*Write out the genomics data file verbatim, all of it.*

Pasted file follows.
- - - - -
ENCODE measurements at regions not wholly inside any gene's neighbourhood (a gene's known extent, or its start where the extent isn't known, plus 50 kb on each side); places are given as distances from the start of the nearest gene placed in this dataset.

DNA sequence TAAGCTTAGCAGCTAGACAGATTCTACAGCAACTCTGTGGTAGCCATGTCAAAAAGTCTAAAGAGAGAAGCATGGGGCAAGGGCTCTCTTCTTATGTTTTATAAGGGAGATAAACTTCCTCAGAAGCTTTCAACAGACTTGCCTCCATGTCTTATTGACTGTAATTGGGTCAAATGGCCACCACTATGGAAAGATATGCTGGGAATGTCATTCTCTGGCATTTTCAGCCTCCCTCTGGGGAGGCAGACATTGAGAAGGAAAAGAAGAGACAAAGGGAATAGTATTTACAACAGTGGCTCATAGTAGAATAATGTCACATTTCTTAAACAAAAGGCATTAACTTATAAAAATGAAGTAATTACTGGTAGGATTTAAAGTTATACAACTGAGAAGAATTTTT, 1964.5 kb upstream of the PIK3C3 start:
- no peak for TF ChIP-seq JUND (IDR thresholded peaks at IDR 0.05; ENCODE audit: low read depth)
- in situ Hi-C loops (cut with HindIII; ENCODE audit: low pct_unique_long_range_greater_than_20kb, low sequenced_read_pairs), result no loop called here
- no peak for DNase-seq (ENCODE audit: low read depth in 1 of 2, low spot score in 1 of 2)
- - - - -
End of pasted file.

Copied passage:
ENCODE measurements at regions not wholly inside any gene's neighbourhood (a gene's known extent, or its start where the extent isn't known, plus 50 kb on each side); places are given as distances from the start of the nearest gene placed in this dataset.

DNA sequence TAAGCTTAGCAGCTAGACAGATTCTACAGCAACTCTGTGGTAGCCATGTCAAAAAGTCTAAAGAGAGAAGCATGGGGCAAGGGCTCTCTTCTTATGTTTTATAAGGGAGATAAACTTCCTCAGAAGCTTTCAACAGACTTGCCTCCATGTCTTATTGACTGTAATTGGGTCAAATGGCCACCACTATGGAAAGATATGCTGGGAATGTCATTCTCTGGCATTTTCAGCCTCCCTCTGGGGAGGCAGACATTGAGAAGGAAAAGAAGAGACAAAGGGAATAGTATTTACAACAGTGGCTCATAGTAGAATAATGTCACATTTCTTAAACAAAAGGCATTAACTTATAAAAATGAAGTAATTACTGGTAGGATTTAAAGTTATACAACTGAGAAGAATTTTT, 1964.5 kb upstream of the PIK3C3 start:
- no peak for TF ChIP-seq JUND (IDR thresholded peaks at IDR 0.05; ENCODE audit: low read depth)
- in situ Hi-C loops (cut with HindIII; ENCODE audit: low pct_unique_long_range_greater_than_20kb, low sequenced_read_pairs), result no loop called here
- no peak for DNase-seq (ENCODE audit: low read depth in 1 of 2, low spot score in 1 of 2)